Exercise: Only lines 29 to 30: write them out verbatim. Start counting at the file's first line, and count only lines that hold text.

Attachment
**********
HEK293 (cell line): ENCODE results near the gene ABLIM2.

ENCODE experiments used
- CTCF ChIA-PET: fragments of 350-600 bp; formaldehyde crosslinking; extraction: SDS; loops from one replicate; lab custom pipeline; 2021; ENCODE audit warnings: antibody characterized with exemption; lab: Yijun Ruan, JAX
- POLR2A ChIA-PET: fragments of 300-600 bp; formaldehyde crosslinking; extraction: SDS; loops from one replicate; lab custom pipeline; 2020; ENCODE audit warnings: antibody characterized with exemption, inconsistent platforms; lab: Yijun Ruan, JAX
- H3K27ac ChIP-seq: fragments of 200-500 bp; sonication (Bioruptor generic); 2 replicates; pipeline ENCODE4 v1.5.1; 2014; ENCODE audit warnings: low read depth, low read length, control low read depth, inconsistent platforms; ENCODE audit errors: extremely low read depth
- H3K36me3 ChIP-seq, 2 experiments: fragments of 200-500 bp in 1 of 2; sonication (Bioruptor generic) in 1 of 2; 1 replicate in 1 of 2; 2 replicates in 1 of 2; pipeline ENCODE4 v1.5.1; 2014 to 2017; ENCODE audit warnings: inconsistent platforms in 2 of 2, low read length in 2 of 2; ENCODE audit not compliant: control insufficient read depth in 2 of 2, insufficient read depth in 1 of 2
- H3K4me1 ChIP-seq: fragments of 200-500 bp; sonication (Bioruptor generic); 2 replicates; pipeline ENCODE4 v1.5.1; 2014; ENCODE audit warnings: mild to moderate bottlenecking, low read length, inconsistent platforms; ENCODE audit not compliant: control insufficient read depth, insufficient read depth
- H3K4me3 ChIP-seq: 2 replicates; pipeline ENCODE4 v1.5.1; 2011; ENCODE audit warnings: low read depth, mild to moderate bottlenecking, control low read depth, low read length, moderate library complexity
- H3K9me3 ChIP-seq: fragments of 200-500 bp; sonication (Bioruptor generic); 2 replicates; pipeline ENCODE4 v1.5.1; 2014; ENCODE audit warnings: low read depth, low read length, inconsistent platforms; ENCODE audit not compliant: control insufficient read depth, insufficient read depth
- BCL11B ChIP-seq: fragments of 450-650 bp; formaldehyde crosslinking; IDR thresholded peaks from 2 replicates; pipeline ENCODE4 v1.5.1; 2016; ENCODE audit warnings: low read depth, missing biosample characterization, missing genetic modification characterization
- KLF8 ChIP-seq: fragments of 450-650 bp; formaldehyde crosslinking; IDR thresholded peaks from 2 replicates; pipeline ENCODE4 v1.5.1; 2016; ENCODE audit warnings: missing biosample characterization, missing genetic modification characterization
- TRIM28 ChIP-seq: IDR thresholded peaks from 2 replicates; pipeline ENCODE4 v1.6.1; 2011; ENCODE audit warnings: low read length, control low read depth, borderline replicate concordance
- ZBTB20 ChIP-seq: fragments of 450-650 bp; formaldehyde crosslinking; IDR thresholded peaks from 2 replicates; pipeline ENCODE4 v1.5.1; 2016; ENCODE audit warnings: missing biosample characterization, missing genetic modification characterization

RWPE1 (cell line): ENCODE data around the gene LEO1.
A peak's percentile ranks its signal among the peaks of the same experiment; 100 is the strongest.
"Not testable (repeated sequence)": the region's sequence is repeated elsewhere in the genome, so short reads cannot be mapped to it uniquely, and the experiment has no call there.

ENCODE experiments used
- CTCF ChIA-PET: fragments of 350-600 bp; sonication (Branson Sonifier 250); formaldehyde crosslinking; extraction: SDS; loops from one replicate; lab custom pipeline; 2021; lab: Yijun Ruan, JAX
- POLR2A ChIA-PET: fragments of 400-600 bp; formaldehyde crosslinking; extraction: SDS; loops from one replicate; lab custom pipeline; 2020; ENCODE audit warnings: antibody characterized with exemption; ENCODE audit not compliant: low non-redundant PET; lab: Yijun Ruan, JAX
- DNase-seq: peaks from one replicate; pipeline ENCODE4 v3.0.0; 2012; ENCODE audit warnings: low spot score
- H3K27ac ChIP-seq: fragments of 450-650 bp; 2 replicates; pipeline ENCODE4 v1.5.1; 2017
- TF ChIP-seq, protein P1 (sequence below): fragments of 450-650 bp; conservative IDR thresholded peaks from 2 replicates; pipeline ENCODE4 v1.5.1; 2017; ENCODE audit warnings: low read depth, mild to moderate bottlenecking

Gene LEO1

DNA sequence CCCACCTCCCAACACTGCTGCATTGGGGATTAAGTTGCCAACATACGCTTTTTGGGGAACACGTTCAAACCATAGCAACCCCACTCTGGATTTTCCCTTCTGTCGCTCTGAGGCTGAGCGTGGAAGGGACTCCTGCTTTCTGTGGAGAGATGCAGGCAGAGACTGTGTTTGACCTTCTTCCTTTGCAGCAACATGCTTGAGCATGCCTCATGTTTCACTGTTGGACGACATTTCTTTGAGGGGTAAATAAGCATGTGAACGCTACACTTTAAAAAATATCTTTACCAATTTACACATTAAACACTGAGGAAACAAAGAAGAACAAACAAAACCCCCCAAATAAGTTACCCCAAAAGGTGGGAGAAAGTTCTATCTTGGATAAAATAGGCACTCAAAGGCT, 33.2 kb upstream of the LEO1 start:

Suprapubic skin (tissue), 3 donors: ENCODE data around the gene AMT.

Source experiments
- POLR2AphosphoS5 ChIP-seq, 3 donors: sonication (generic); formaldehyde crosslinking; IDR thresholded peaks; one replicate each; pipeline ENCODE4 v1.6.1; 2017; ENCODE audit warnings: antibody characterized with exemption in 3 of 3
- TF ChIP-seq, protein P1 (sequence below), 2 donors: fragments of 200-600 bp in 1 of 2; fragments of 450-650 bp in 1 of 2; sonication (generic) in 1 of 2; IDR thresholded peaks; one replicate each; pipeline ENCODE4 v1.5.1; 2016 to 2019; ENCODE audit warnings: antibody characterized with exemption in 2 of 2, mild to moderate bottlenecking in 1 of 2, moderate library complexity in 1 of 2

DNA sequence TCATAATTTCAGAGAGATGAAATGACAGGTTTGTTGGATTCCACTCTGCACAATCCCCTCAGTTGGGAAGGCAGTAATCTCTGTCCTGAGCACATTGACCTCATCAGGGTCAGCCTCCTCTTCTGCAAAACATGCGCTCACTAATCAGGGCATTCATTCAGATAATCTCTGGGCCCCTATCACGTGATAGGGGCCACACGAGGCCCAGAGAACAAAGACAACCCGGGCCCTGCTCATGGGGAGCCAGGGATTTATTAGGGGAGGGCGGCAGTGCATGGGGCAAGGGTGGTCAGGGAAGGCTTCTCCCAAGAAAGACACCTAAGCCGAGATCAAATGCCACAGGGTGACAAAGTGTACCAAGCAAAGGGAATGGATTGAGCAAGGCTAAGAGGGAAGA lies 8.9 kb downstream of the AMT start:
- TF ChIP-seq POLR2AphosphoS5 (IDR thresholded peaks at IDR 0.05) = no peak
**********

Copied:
DNA sequence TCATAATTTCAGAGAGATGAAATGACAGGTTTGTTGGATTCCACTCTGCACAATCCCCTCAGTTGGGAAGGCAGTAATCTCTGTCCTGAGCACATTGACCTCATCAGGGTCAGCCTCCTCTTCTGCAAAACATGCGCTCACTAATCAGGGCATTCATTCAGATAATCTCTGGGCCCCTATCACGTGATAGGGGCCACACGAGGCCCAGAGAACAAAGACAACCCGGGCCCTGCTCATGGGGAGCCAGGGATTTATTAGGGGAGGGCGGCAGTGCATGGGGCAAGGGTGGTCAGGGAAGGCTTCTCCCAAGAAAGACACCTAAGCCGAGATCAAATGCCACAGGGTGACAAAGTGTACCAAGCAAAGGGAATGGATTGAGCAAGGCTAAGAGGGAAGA lies 8.9 kb downstream of the AMT start:
- TF ChIP-seq POLR2AphosphoS5 (IDR thresholded peaks at IDR 0.05) = no peak